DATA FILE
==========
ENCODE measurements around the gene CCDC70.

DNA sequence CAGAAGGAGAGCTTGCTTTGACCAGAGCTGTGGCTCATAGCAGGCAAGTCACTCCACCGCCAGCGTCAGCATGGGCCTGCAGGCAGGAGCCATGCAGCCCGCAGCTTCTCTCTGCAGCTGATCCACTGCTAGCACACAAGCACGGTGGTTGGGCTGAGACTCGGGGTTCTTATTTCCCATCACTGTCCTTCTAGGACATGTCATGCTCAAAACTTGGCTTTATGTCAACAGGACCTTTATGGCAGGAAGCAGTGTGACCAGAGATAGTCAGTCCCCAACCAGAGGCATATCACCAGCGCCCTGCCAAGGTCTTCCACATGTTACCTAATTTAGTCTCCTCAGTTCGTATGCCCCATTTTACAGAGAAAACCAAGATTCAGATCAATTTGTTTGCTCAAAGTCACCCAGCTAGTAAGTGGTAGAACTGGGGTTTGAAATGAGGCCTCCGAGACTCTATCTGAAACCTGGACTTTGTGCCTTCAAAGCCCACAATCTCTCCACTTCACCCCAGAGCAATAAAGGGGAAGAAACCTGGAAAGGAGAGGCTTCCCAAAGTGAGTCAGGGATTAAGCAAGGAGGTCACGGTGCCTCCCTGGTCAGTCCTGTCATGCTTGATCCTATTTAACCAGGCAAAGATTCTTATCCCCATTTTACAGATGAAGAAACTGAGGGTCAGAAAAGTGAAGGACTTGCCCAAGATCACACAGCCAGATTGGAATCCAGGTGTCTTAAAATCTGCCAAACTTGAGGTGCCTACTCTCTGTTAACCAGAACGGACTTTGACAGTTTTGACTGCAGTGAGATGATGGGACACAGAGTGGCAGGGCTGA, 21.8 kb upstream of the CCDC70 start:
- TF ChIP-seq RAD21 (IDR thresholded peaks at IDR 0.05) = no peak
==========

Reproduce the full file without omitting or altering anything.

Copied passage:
ENCODE measurements around the gene CCDC70.

DNA sequence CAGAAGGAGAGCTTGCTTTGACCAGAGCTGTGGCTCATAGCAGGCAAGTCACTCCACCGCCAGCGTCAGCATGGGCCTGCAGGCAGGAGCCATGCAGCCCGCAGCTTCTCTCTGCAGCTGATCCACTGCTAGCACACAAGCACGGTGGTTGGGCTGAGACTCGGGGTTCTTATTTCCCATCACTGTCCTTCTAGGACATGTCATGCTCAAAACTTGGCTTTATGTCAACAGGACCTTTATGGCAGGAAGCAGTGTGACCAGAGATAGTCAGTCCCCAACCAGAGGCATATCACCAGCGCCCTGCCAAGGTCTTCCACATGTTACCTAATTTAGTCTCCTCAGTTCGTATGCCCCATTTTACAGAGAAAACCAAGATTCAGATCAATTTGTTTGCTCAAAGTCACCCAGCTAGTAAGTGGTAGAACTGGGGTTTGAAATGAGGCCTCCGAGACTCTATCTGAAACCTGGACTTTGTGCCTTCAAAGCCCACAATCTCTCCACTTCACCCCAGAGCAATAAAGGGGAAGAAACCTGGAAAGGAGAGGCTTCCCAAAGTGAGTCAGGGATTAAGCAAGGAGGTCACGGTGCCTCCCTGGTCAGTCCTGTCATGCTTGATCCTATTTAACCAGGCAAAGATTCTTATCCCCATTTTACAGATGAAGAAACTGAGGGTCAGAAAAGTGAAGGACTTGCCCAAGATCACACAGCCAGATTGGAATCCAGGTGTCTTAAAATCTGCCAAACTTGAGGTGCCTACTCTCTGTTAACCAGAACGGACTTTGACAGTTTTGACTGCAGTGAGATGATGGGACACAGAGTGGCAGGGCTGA, 21.8 kb upstream of the CCDC70 start:
- TF ChIP-seq RAD21 (IDR thresholded peaks at IDR 0.05) = no peak